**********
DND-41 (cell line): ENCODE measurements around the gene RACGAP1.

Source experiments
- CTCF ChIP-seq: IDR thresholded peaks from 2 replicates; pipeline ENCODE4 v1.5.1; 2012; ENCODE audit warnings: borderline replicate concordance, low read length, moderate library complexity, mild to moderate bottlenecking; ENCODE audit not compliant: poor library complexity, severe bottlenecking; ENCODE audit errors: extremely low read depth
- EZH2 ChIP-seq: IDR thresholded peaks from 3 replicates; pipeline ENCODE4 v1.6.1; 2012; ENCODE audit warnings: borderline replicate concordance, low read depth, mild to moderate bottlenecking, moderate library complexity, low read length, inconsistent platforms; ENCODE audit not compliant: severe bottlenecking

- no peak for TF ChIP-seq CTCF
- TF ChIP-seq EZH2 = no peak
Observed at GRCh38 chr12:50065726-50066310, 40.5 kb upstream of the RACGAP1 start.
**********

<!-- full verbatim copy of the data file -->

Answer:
DND-41 (cell line): ENCODE measurements around the gene RACGAP1.

Source experiments
- CTCF ChIP-seq: IDR thresholded peaks from 2 replicates; pipeline ENCODE4 v1.5.1; 2012; ENCODE audit warnings: borderline replicate concordance, low read length, moderate library complexity, mild to moderate bottlenecking; ENCODE audit not compliant: poor library complexity, severe bottlenecking; ENCODE audit errors: extremely low read depth
- EZH2 ChIP-seq: IDR thresholded peaks from 3 replicates; pipeline ENCODE4 v1.6.1; 2012; ENCODE audit warnings: borderline replicate concordance, low read depth, mild to moderate bottlenecking, moderate library complexity, low read length, inconsistent platforms; ENCODE audit not compliant: severe bottlenecking

- no peak for TF ChIP-seq CTCF
- TF ChIP-seq EZH2 = no peak
Observed at GRCh38 chr12:50065726-50066310, 40.5 kb upstream of the RACGAP1 start.